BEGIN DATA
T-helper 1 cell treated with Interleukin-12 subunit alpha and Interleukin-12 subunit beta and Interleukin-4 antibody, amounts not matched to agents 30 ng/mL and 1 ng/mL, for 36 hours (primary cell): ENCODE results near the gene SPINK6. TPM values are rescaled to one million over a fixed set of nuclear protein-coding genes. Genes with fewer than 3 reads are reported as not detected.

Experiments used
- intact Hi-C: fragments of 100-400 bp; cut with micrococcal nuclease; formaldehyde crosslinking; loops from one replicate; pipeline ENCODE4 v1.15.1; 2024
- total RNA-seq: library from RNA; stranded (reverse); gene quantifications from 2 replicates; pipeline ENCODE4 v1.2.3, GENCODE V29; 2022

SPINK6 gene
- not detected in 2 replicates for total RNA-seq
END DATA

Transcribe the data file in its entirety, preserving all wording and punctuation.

T-helper 1 cell treated with Interleukin-12 subunit alpha and Interleukin-12 subunit beta and Interleukin-4 antibody, amounts not matched to agents 30 ng/mL and 1 ng/mL, for 36 hours (primary cell): ENCODE results near the gene SPINK6. TPM values are rescaled to one million over a fixed set of nuclear protein-coding genes. Genes with fewer than 3 reads are reported as not detected.

Experiments used
- intact Hi-C: fragments of 100-400 bp; cut with micrococcal nuclease; formaldehyde crosslinking; loops from one replicate; pipeline ENCODE4 v1.15.1; 2024
- total RNA-seq: library from RNA; stranded (reverse); gene quantifications from 2 replicates; pipeline ENCODE4 v1.2.3, GENCODE V29; 2022

SPINK6 gene
- not detected in 2 replicates for total RNA-seq